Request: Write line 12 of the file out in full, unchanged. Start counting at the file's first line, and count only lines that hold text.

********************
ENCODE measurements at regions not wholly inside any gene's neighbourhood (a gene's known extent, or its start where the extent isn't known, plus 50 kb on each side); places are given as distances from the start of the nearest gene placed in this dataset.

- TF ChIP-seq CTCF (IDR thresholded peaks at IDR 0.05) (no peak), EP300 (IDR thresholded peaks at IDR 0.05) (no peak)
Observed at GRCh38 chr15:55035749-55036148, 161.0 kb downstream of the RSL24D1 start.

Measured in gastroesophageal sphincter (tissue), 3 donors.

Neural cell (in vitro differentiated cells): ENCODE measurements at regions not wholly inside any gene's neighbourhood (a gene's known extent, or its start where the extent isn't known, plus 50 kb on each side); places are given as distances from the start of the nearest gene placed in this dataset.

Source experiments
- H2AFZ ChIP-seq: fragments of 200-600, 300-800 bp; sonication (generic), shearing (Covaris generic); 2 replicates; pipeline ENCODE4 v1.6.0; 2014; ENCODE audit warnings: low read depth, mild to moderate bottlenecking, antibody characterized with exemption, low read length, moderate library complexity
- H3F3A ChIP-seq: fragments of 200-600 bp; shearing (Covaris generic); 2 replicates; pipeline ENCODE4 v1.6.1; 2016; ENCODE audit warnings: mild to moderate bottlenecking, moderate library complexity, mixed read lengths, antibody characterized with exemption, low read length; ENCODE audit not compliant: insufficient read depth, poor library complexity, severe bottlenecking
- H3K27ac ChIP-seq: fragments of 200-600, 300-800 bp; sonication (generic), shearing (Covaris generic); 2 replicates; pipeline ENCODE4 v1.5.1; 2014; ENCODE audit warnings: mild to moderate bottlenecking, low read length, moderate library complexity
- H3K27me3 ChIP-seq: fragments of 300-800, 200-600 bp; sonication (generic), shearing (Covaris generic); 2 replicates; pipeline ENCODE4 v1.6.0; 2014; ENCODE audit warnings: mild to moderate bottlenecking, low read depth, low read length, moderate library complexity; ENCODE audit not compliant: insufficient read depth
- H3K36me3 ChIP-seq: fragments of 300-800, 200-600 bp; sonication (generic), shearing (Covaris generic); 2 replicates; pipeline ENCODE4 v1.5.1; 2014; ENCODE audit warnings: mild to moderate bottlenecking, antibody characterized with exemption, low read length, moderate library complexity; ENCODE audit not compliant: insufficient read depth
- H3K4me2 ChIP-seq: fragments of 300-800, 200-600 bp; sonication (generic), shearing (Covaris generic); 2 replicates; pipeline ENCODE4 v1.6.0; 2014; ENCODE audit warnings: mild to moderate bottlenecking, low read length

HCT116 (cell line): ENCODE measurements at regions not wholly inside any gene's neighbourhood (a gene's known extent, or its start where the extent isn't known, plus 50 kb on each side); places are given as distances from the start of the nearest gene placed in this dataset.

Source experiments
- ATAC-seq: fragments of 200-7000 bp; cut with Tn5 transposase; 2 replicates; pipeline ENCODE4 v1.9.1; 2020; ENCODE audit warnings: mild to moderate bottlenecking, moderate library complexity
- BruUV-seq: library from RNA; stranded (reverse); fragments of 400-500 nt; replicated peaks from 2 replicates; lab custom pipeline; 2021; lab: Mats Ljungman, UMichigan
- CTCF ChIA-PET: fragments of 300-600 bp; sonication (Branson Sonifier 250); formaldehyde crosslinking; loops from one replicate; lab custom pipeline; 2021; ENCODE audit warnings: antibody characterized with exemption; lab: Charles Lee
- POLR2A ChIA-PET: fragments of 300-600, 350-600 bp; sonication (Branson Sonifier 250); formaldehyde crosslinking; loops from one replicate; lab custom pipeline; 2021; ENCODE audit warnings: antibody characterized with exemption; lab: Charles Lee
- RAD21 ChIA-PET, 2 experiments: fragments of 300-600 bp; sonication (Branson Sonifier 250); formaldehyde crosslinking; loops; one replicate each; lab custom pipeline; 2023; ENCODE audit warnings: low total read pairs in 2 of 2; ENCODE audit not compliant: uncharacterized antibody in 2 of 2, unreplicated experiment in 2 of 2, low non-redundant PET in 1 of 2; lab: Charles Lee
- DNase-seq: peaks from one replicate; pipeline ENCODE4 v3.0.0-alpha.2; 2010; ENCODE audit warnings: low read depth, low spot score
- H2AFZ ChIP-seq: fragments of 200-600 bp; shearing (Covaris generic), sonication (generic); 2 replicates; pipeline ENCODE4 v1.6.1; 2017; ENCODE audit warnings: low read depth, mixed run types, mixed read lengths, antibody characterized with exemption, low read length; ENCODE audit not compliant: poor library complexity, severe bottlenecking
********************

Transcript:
- H3K4me2 ChIP-seq: fragments of 300-800, 200-600 bp; sonication (generic), shearing (Covaris generic); 2 replicates; pipeline ENCODE4 v1.6.0; 2014; ENCODE audit warnings: mild to moderate bottlenecking, low read length